A clear belief in the organization’s overall mission. High-potential leaders must believe in what the organization they work for stands for and how it operates. They expect to see consistency among top leaders’ actions. They also want the ability to influence an organization’s mission and should be informed about how their role connects with and affects the broader organization. Finally, for companies on the rebound, it’s important that high potentials believe in the integrity of their organization’s leaders and that they trust them.
Individualized perks or benefits. Managers must find out what is important and valuable to their high-potential reports. For example, some employees might value flexible work schedules. Others might value recognition among peers. Creating customized benefits for high-potential leaders can go a long way when it comes to a productive, long-term employee/manager/company engagement.
The tools needed for success. Make sure high-potential employees know they are valued by providing them with the resources they need to excel. Looking back at Arrow Electronics’ Kim Disandis, it is clear the company and her manager understood the importance of this best practice. With Disandis’ expanded responsibility, she needed to manage at a different level and also wanted to be a more inspirational leader. Arrow provided Kim with an individual coach to help her get to the next level of her professional development. The coach started with 360-degree interviews, which revealed Disandis’ strengths and areas of opportunity. Then, the coach and Disandis met face to face and through phone meetings for a six-month period to provide her with the coaching required to help her become a more effective leader. One simple change made a big difference. Disandis started to block out a two-hour window each week where she could reflect on her week. She recorded in a journal what worked and what didn’t, and how she would handle it differently in the future. The result: It worked. Disandis connected with her coach quickly; new practices such as the journaling process helped her better review, assess, and adapt to the current situation that was so fast paced; and her manager and colleagues saw visible development gains from the start to the end of the program.
As important as these initiatives are, it is just as essential that managers of high potentials are heavily involved in their reports’ development and check in with them frequently. They need to see how they are doing from a performance and a development standpoint. They also need to ask about their overall happiness as an employee. Frequent temperature checks are essential and can help alleviate issues or concerns that often go undetected for months—or worse until the high potential leaves without anyone knowing he or she wasn’t happy.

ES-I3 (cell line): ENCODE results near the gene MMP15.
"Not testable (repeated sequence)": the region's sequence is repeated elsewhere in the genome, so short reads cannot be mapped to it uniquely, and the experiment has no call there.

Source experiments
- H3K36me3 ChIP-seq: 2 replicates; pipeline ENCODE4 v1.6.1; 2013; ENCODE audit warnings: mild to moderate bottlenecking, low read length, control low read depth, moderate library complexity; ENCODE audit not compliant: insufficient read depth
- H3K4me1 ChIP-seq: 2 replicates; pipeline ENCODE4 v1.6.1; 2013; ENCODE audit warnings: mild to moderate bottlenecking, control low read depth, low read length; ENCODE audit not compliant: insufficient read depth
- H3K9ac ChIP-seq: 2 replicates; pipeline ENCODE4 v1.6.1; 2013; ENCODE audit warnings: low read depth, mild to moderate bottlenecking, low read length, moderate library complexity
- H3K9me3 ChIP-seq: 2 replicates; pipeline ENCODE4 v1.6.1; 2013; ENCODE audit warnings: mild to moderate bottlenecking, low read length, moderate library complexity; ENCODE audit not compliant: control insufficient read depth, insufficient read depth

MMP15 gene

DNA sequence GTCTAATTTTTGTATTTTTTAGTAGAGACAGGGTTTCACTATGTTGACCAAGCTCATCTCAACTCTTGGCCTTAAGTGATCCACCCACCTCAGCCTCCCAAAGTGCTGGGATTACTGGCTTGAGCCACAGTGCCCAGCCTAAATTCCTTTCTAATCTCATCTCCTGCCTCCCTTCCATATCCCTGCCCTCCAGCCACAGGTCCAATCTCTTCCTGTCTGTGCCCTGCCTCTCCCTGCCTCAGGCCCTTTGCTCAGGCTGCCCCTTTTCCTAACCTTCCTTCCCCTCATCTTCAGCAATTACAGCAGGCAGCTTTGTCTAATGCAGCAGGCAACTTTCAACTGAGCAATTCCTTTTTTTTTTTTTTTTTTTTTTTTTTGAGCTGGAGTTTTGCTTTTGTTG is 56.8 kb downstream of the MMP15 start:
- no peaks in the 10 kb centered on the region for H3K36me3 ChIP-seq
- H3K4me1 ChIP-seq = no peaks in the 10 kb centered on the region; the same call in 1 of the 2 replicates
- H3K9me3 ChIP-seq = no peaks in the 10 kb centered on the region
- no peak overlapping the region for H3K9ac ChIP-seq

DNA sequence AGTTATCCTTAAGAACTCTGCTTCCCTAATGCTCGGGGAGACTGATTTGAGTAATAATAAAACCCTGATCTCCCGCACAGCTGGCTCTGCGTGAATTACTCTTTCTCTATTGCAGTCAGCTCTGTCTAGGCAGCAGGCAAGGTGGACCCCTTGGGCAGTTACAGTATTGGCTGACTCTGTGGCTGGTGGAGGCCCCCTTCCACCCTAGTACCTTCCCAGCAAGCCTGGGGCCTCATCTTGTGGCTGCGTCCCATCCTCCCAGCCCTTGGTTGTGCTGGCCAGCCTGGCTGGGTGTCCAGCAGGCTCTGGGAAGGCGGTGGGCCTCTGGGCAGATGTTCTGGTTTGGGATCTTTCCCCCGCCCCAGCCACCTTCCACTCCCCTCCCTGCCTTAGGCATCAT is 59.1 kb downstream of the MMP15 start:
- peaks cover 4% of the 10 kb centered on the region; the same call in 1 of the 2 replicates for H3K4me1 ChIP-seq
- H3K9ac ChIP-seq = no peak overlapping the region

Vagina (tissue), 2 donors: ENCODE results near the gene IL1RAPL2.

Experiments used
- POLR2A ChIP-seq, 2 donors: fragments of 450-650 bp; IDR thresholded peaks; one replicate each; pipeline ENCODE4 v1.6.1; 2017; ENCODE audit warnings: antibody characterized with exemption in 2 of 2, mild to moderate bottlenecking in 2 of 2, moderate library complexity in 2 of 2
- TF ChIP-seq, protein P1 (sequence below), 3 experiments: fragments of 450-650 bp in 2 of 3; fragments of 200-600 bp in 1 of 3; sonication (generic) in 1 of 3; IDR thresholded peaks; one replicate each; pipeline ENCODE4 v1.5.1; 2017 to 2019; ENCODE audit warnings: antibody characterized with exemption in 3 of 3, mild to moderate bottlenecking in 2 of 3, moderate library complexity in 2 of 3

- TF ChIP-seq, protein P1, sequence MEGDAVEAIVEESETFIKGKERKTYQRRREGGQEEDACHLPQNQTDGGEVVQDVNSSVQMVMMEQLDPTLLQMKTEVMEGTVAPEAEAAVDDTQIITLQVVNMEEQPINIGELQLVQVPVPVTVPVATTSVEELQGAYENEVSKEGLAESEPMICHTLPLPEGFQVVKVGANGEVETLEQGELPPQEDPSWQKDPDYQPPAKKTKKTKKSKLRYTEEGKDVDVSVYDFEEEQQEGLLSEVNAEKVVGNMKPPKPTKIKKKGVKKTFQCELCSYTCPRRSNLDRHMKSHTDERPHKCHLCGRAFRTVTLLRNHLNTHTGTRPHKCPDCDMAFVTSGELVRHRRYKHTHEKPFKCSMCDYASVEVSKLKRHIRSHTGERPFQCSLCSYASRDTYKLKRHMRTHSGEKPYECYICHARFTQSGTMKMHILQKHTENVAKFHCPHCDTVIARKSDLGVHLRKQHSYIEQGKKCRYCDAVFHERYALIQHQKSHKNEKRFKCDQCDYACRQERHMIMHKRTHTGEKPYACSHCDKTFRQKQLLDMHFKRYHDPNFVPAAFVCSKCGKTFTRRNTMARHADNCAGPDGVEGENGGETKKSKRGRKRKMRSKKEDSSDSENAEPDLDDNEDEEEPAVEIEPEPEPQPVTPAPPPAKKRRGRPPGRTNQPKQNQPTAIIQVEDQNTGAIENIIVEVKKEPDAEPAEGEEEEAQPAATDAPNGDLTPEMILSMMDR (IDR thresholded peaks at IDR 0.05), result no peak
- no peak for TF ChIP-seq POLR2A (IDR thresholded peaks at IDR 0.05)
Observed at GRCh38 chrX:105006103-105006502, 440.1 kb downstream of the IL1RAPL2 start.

“My leadership team first approached me about the coaching opportunity and I was thrilled with the investment they were making in me,” says Arrow’s Disandis about the coaching program. “In the end, my coach provided me with feedback that allowed me to make a great breakthrough in my strategic thinking abilities. Today, I am much better positioned to be part of Arrow’s transformation and can better involve my team in the efforts. I cannot say enough about the program.”
As the jobless rate continues to improve, employees will have more and more options. Organizations that recognize the value of their high-potential employees, and take the time to create programs and initiatives designed to address what high potentials want, will be better positioned to keep these employees for the long term.
Stu Crandell is senior vice president, Solutions Portfolio Group, at PDI Ninth House, a global leadership solutions company that helps organizations across the globe maximize their success by improving the quality and strength of their leaders. For more information, visit http://www.pdinh.com.